I’m writing this blog post on a tube on the way to work. I try not to work on the tube these days, I try to use it as time to get me into and out of the right head space for work. Right now my brain is whirling too much to focus and in circumstances like this I’ve learnt the best thing I can do is get some of those thoughts down into something productive.
I’m an all or nothing kind of girl. I’m not good at doing things in moderation. I’m not good with hierarchy, barriers and boundaries. Sometimes I like to think its why I’ve (to some extent) achieved. It’s my inner voice that moves me on rather than external drivers. The flip side to this is I also don’t know when and how to stop. The same urge that makes me want to cross artificial barriers imposed upon me mean that I struggle to impose them on myself.
This means that I find work life balance a difficult thing to identify sometimes, let alone to achieve.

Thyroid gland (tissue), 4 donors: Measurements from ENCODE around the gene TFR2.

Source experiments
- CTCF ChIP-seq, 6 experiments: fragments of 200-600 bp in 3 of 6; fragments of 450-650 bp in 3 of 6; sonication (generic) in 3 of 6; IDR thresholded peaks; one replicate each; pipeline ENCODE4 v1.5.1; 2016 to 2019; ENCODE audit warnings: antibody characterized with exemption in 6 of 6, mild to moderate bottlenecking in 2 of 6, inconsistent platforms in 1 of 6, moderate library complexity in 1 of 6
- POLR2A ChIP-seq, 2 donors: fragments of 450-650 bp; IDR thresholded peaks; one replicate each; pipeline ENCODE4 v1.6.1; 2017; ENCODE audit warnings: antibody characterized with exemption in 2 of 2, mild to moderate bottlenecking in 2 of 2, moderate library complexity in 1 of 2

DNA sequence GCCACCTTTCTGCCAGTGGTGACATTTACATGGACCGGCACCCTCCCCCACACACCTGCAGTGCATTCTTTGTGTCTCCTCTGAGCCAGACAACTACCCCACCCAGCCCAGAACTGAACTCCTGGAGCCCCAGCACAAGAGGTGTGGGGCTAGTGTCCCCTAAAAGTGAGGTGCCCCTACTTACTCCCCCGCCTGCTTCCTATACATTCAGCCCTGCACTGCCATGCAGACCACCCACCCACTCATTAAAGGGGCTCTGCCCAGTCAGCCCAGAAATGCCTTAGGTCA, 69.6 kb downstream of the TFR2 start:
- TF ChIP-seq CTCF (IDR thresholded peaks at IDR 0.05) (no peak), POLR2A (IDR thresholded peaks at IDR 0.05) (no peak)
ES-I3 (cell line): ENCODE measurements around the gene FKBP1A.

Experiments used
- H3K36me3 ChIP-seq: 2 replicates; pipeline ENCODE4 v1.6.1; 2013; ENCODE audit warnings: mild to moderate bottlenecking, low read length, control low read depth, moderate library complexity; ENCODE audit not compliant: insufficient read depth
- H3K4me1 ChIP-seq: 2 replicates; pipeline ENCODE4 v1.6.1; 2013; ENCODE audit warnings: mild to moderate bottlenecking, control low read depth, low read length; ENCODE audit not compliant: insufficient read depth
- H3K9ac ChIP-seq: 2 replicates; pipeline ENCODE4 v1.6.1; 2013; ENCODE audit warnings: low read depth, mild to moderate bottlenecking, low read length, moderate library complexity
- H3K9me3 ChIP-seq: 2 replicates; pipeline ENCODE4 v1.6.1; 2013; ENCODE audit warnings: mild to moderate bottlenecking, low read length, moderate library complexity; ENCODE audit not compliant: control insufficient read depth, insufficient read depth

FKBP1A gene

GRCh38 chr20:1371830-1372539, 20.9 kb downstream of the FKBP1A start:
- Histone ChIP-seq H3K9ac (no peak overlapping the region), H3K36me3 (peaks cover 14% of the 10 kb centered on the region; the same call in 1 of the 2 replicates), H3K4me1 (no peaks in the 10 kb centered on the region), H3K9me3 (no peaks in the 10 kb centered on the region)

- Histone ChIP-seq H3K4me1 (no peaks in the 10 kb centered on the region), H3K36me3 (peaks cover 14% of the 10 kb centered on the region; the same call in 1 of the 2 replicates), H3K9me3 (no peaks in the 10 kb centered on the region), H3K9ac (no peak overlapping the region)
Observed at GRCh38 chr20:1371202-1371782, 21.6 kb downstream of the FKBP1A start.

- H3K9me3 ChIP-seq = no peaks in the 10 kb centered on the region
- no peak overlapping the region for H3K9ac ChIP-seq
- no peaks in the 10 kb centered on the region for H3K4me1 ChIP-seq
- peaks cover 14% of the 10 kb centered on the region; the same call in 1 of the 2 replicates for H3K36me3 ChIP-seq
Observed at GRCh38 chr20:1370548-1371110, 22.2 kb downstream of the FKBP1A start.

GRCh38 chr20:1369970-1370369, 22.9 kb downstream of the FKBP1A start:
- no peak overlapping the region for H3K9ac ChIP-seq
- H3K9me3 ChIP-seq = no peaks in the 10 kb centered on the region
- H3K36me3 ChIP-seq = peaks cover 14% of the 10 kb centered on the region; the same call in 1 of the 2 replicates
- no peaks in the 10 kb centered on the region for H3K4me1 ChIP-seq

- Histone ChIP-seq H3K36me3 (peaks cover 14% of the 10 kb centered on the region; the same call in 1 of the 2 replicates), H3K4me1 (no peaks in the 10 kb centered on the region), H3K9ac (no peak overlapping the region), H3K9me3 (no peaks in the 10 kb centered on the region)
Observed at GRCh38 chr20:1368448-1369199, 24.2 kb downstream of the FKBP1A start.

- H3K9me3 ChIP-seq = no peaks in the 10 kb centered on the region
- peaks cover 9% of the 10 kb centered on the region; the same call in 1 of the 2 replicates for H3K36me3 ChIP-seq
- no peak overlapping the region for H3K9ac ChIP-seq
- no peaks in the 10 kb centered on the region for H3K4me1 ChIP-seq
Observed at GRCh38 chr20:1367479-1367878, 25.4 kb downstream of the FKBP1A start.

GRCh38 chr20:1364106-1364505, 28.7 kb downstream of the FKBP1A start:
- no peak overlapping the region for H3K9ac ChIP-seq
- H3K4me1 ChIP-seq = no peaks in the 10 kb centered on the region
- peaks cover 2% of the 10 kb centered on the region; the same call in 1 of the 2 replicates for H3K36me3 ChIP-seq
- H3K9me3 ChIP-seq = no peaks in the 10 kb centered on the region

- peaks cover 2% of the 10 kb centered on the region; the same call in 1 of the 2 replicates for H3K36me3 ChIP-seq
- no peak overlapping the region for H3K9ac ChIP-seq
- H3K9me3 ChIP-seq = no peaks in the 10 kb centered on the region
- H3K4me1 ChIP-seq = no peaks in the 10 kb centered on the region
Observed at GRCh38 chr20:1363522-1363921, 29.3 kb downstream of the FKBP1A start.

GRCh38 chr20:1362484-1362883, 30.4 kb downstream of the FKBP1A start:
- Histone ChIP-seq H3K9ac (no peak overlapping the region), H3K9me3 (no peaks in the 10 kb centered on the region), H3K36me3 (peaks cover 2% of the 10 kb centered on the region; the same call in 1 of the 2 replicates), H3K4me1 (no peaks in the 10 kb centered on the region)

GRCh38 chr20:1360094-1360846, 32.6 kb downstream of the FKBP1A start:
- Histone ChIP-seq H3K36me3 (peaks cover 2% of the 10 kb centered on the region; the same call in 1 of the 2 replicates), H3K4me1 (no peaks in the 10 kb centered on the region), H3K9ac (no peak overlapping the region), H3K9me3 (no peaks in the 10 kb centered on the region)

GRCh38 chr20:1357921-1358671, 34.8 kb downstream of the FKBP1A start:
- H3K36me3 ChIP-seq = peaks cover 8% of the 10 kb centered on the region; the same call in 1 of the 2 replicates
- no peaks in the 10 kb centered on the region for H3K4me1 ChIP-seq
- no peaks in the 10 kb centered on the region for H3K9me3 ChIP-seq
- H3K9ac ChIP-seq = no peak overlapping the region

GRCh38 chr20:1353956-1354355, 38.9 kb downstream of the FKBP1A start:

Learning the hard way
During my PhD I didn’t have a full weekend off for three years. By the time I submitted my PhD and was preparing for FRCPath I had developed a discreet bald patch where I’d lost my hair and was doing a regular battle with angio oedema, where my face would swell when I tried to eat. I submitted my PhD one year early so I could successfully pass FRCPath first time, however the legacy of that time lives on in my deteriorated health.
I grew up thinking that success was about hard work. If you worked hard enough then you would be rewarded. If you got the qualifications then you would get the job. It was a really simplistic view of the world that I think I only woke up to not being true over the last couple of years. The fight doesn’t stop just because you are qualified to step into the role, that is when the fight actually begins. If you use all your energy and will power to cross the line to get the qualifications it will leave you depleted when you have to step into the arena for the true battle.